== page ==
THE PROS AND CONS FOR SANTA BARBARA HOMEOWNERS
Let’s face it, estate planning is not necessarily fun, but it is definitely critical, especially as you get older and acquire more assets. Fun or not, I urge all Santa Barbara homeowners to consider preparing a revocable trust if they don’t already have one.
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The reason is simple. Clients return to me all the time asking to list a property that was left to them by a deceased loved one. In working with these clients, I’ve found that the majority of people in the upscale communities of Santa Barbara have a trust; but many neglect to actually place their assets into it. This can cause your loved ones months to years of unnecessary grief when the property goes to probate.
The Difference Between a Will and a Trust
A revocable trust is essentially a will replacement. That is why I recommend my discerning clients prepare a revocable trust or living trust because of the benefits it provides. Rather than directing assets toward the court system for probate administration -- as is the case for wills -- assets are directed to a private entity, called a trust. A revocable trust is just that: revocable. A revocable trust is flexible and can be changed or modified at any time during the lifetime of the trust’s creator.
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Revocable trusts should not be confused with irrevocable trusts, which are generally used to remove assets from an estate, often for tax purposes. Think life insurance policies or shares of family businesses.
Revocable Trust Advantages
There are many advantages when it comes to having a revocable trust. Here are the top 4:
- No Probate Court
Skipping the probate court process is the number one benefit. Probate is the administrative court proceeding where your personal representative is appointed and the payment of debts and distribution of assets is supervised, generally by a judge. Probate can be time-consuming, cumbersome, public and quite expensive.
By placing assets, such as a home, cabin or business interest in a revocable trust, or by naming the trust as the beneficiary on non-probate accounts, such as life insurance or brokerage accounts, your assets will be distributed according to your wishes, free from court supervision.
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- Avoid Conservatorship
Another great benefit a revocable trust provides is protection from going to court for control over your finances if you become mentally or physically incapacitated and incapable of taking care of yourself and/or your finances.Top of Form
When you create a revocable trust with your spouse or partner, he or she has the authority over all the trust property. And, if you’ve made an individual trust, your successor trustee will step in and manage the trust property if you become incapacitated.
As I stated above, revocable trusts are flexible, allowing you to make changes or amendments up until your death. Along with amending it, you can also name unrelated, out-of-town individuals to act as the administrator; something that can be pretty cumbersome with a will.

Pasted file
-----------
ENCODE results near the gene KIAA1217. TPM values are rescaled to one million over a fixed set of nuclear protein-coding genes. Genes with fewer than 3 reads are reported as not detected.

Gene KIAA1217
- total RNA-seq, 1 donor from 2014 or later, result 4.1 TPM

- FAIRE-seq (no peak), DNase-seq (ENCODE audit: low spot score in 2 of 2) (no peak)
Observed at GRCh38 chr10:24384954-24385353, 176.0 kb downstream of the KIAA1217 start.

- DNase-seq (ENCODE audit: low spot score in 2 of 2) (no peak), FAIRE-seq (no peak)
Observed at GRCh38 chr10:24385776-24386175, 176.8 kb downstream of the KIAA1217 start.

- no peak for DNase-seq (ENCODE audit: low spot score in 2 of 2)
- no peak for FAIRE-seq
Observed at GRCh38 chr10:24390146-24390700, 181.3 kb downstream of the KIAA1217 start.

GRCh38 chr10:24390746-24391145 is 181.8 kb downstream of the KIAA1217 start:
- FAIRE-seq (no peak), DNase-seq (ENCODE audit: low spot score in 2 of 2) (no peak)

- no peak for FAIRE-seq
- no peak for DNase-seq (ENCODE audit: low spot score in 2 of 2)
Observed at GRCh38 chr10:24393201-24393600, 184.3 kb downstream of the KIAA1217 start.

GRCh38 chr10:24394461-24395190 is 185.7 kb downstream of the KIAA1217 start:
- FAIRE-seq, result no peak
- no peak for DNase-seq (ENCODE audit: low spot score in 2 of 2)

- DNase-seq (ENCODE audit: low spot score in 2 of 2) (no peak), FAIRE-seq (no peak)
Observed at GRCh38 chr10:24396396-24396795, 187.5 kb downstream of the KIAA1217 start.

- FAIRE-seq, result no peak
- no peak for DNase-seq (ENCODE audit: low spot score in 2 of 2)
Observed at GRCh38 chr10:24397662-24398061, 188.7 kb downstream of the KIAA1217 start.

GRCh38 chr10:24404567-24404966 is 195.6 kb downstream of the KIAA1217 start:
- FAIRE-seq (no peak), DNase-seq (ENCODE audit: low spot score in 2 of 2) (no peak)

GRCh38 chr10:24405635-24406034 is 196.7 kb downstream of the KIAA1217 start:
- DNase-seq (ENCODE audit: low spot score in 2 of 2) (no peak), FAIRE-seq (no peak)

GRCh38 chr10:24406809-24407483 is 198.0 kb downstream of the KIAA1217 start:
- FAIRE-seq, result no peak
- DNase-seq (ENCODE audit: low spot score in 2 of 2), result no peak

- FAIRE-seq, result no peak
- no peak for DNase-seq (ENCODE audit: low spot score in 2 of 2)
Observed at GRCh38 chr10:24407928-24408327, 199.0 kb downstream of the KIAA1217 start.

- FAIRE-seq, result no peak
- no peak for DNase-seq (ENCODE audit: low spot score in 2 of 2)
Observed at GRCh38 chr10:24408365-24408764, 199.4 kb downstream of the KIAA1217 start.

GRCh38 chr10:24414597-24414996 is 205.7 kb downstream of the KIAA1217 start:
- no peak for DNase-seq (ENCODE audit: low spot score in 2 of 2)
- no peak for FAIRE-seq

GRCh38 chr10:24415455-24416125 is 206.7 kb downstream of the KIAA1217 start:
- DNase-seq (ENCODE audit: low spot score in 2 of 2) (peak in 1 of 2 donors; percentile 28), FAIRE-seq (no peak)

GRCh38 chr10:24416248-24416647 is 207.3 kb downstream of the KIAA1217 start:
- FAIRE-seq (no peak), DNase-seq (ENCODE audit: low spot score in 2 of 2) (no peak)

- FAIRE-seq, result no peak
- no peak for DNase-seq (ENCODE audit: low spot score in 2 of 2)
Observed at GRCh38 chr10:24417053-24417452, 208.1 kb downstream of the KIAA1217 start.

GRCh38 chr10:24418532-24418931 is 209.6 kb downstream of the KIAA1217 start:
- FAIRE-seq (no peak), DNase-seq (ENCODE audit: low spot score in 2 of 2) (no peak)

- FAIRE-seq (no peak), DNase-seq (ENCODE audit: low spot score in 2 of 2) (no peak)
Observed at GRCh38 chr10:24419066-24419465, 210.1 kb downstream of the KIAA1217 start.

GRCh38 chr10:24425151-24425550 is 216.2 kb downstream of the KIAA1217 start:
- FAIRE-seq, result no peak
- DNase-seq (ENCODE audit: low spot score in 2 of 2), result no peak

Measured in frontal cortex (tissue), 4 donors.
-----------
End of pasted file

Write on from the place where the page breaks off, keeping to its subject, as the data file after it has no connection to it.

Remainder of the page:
A revocable trust is not made public upon your death, and your estate will be distributed in private. It also allows money to be available immediately after death. The trustee will be able to use the money to pay for estate taxes, administrative expenses and debts.
Revocable Trust Disadvantages
On the other hand, you might want to discuss the following 3 disadvantages with your attorney or tax consultant:
- No tax benefits
Revocable trusts are not tax shelters and provide no tax benefits. What’s more, not every type of asset you own qualifies for inclusion in a revocable trust. Most notably, individual retirement accounts (IRAs) and other qualified retirement accounts cannot be placed into your trust. Trust planning for retirement accounts must be done very carefully. Failure to do so can create adverse tax consequences.
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You must retitle all of your assets that are to be held in the revocable trust. While this can be time-consuming, it is the only way to reap the benefits of this type of trust. If you choose not to retitle an asset or you forget about one, it will fall outside the trust and will be handled separately.
- Heirs have longer to contest a trust
If heirs want to contest a will, most states have specific statutes that dictate who can challenge a will and for how long. This time period can be as little as 30 to 90 days. If your heirs want to contest a revocable trust, however, they typically have longer than three months or longer to do so.
Consult Your Attorney to Decide
Is a revocable trust the right estate planning vehicle for you? The best way to determine the answer to that question is to speak with an estate planning attorney about your situation. Your attorney will help set up your estate properly in order to take care of the people you love once you are gone. And while it is no fun to think about planning for your passing, planning who will get your assets and how will give you — and your loved ones — peace of mind.
Meanwhile, if you’re looking for a new property to add to your revocable trust in Santa Barbara, Montecito and Hope Ranch, I’ll be happy to help. Just check out my website. See something you like? Call me at (805) 886-9378 or email me at Cristal@montecito-estate.com and allow me to do the rest. Once the transaction is complete, you can have the property added to your revocable trust and rest in the knowledge that your heirs will be protected.